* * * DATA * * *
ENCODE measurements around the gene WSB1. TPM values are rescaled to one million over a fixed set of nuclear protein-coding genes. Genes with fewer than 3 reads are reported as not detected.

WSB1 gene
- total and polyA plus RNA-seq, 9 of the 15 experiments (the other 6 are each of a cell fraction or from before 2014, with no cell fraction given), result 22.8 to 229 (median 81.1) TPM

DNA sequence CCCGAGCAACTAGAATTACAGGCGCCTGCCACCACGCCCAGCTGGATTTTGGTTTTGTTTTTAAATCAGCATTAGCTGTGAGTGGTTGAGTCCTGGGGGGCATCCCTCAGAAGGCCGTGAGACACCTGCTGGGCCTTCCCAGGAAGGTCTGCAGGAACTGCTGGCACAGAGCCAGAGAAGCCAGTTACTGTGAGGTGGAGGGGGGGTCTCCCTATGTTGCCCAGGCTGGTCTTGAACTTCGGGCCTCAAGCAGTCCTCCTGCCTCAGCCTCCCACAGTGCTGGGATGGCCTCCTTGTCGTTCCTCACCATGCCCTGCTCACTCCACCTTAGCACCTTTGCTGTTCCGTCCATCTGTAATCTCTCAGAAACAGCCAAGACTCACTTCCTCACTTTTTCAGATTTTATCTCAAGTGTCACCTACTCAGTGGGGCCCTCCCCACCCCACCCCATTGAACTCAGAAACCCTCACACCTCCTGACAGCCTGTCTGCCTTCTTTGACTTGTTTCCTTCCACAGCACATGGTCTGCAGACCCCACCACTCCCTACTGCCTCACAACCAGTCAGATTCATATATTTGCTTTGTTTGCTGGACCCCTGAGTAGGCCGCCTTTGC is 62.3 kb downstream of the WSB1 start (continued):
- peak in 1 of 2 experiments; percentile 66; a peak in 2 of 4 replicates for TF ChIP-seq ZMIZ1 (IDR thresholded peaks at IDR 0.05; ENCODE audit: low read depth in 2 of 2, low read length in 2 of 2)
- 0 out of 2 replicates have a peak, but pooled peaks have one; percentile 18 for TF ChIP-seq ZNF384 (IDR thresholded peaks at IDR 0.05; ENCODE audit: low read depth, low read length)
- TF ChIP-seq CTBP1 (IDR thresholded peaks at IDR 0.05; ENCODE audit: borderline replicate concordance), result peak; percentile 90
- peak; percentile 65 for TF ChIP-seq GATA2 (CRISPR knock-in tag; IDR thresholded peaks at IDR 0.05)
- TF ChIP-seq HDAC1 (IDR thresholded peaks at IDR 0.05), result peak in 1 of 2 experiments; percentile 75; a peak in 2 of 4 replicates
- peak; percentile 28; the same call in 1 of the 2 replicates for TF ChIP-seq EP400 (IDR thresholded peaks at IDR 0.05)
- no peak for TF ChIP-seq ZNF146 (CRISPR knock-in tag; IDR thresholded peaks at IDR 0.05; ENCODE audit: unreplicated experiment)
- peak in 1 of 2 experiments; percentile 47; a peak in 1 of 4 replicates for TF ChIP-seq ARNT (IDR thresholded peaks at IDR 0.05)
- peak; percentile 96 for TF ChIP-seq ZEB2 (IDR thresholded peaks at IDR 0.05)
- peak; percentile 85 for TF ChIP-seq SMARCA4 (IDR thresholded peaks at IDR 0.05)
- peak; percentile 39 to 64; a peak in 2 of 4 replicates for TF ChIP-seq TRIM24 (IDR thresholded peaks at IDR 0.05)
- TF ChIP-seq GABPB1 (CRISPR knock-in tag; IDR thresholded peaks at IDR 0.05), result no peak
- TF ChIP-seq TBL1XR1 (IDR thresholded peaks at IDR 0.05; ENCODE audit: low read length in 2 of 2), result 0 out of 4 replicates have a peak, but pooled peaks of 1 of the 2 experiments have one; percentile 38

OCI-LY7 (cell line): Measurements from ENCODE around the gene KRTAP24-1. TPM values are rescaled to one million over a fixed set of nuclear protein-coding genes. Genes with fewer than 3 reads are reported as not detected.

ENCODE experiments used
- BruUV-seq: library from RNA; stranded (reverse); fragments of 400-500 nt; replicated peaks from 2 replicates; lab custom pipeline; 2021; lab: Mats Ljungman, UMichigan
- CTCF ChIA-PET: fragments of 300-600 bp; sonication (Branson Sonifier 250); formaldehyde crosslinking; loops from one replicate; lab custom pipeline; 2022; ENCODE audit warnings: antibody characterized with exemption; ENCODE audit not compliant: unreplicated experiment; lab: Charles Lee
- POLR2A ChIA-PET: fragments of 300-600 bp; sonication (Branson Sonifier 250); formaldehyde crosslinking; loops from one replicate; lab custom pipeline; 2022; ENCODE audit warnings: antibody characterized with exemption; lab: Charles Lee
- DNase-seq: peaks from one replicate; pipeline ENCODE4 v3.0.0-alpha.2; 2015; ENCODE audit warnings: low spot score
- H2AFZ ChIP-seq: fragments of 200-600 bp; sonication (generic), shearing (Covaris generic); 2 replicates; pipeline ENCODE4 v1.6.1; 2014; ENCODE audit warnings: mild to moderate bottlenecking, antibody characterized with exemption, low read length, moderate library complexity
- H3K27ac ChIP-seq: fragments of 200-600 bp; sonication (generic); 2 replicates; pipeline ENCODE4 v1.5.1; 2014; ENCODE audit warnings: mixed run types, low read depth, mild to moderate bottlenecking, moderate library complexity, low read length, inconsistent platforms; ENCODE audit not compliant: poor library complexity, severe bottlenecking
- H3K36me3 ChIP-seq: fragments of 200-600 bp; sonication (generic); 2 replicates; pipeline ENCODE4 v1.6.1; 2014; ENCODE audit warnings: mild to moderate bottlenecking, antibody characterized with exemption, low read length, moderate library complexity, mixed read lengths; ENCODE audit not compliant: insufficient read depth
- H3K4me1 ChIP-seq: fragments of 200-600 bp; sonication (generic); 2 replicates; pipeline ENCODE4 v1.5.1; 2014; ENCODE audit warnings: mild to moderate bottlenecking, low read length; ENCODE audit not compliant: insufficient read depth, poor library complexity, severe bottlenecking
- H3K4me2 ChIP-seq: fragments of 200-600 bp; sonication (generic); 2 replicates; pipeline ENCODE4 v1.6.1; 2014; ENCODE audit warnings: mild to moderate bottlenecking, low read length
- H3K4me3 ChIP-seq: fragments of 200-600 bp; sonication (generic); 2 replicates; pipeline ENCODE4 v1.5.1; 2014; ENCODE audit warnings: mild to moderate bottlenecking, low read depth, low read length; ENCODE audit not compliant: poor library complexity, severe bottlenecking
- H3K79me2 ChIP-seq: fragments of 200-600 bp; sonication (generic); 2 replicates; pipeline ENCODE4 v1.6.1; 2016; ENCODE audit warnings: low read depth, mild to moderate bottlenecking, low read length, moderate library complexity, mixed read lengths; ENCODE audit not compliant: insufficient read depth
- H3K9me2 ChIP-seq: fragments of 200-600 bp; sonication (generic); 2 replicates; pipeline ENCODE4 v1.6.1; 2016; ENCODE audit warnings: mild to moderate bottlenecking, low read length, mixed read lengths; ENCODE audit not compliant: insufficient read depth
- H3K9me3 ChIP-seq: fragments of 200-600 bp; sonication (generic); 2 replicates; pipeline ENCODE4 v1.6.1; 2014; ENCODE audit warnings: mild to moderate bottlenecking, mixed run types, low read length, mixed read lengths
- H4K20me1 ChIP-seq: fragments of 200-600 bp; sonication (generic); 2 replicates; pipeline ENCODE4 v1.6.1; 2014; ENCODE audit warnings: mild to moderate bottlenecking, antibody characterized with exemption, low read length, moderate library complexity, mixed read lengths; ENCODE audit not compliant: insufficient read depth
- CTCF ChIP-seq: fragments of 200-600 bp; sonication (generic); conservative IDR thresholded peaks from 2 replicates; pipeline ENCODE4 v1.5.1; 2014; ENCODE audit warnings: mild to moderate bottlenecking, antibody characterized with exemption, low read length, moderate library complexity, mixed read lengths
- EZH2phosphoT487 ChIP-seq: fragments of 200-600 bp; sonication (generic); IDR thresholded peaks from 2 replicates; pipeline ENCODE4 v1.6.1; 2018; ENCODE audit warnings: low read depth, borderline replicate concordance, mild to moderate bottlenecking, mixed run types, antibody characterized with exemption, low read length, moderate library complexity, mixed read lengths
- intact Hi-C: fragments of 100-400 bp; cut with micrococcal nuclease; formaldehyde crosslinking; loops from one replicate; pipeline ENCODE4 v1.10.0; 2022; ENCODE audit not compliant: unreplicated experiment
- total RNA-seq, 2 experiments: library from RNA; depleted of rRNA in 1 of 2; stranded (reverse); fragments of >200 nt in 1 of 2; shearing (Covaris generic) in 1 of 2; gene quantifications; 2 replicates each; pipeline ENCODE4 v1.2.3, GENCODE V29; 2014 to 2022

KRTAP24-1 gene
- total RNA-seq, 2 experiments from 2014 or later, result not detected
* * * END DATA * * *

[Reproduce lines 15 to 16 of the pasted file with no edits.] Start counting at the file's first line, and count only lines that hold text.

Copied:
- peak; percentile 39 to 64; a peak in 2 of 4 replicates for TF ChIP-seq TRIM24 (IDR thresholded peaks at IDR 0.05)
- TF ChIP-seq GABPB1 (CRISPR knock-in tag; IDR thresholded peaks at IDR 0.05), result no peak